Where does one go when answers are needed? To the Health Information Management Office, they tell me, so that’s where I start. After days of shifting the trip to the next calendar day, I trek into the unknown, baby in tow. I walk out of the hospital a surprisingly simple ten minutes later with an envelope of printed sheets dotted with disturbing phrases like “significant blood loss” and “extravasation of dye.”
I sit in the car and hold the surgery notes in my hands, but the results, as they say, are inconclusive. Somewhere between “IVP needed to be performed” and “The patient tolerated the procedure well,” something is missing. I look closer and see that it is me, crying in a dark and empty X-ray room, my post-operation pain killer lying forgotten on the pharmacy counter one floor below. I never knew “alone” until the moment a slapdash X-ray tech asked unfeelingly if I’d had a hysterectomy (I hadn’t), while his stony-faced colleague jolted me on the steely table, up, down, and around to get all the right pictures.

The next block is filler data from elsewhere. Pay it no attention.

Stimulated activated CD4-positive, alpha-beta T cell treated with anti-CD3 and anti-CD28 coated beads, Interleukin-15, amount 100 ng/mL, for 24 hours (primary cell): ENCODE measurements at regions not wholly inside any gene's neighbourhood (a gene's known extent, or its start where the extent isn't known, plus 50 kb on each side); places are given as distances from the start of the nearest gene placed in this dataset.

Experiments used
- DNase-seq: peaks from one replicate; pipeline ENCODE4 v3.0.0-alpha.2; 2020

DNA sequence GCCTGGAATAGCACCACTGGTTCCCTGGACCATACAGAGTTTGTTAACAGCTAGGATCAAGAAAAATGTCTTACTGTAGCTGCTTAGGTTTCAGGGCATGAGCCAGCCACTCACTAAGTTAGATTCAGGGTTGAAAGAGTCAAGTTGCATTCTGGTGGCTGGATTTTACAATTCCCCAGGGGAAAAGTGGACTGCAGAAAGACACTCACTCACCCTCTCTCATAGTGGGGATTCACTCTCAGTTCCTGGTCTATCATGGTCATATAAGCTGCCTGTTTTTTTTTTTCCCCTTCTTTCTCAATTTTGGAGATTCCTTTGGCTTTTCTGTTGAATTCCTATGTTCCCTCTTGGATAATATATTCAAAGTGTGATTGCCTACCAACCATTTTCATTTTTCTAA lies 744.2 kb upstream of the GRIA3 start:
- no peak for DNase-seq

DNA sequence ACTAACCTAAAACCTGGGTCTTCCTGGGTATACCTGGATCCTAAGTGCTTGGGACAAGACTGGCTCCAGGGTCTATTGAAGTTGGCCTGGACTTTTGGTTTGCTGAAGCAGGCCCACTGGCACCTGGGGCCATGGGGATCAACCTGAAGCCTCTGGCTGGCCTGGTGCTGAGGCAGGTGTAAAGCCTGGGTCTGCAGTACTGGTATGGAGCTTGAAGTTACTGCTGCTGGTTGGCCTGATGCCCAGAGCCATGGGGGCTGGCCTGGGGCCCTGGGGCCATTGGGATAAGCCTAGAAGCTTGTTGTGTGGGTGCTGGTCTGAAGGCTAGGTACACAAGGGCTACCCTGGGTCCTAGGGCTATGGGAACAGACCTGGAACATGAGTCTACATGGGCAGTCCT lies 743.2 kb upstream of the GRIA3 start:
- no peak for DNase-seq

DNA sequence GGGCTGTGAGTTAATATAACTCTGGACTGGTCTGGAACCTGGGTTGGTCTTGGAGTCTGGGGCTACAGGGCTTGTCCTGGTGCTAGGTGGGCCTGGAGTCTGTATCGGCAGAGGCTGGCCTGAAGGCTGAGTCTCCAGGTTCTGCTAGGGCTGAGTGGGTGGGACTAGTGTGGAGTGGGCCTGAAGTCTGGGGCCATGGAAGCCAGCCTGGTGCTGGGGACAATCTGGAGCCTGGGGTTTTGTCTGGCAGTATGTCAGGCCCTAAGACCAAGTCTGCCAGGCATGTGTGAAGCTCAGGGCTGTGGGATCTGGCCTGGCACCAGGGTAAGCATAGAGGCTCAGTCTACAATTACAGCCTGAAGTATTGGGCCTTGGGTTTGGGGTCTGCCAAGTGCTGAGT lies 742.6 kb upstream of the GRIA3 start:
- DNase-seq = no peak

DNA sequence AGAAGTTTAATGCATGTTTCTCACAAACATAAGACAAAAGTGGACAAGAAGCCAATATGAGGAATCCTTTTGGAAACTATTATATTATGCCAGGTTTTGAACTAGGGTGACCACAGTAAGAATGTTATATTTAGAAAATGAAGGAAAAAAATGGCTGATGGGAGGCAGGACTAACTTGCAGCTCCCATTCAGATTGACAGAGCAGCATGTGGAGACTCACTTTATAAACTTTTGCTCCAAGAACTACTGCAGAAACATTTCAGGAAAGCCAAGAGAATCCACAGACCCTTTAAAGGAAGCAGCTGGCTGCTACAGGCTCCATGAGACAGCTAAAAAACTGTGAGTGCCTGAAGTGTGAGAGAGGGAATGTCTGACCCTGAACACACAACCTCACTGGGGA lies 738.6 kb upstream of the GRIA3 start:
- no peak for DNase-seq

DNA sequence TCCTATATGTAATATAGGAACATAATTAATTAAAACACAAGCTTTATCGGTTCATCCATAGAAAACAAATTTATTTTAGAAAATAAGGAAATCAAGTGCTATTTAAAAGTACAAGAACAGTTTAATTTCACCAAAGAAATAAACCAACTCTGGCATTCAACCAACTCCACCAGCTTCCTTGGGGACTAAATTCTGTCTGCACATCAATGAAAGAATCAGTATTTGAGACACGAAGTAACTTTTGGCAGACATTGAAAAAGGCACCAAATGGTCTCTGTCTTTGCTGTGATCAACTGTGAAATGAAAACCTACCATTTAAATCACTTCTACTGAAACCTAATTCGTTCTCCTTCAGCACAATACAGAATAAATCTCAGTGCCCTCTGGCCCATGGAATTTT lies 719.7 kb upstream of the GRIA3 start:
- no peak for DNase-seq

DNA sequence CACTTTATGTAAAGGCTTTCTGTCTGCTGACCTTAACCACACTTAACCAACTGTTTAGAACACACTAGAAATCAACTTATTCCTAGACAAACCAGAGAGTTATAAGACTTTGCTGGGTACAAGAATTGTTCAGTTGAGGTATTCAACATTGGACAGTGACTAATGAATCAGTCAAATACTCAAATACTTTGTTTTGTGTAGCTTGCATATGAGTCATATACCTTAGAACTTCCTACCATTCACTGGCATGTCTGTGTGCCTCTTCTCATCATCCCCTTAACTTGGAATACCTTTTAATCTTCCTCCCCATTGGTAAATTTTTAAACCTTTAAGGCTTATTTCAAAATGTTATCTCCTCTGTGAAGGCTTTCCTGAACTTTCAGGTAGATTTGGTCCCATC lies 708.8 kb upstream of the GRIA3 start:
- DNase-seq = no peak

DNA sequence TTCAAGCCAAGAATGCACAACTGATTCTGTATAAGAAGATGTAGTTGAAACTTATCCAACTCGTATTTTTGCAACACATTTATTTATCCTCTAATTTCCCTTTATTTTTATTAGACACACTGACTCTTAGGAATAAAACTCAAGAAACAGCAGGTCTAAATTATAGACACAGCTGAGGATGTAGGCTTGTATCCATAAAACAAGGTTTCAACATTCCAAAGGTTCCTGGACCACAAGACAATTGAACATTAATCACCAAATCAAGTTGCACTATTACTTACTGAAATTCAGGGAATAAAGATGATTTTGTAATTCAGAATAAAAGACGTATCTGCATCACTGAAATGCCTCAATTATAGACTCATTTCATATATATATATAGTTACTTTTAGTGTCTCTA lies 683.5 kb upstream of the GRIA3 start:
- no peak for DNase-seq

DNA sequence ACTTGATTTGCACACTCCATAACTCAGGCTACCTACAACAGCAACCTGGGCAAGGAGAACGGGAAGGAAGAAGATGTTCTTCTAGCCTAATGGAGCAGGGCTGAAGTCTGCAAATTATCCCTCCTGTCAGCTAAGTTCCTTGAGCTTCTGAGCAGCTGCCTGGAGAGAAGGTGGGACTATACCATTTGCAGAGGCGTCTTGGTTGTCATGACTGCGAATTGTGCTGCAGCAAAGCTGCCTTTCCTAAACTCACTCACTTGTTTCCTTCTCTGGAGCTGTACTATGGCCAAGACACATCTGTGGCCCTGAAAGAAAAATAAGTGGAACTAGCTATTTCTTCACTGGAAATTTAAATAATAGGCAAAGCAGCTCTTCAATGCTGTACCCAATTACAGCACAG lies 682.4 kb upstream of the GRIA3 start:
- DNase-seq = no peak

My ureter was torn and my midsection racked with pain that had nothing to do with pushing a baby out. The baby herself was in a far-off bedroom with my husband, and I was in a dark space, forgotten, with techs who didn’t have all the information. I was too sorely alone to give them any answers—or to ask the right questions. The nurse ran in apologetically with the painkillers. I cried. This is not in the doctor’s notes.
One of our chief communities is church, and lots of friends prayed before our baby came: healthy delivery, safe arrival. One friend even prayed for green lights between our home and the hospital. I have no recollection of the traffic signals between here and there in the snowy dark of that December 4 a.m., but I do recall a January letter from a friend who’d given birth decades earlier under similar circumstances. She voiced a frustration that hadn’t surfaced for me yet: “But we asked God for better than this!” Did He not hear us? Were our prayers ineffective?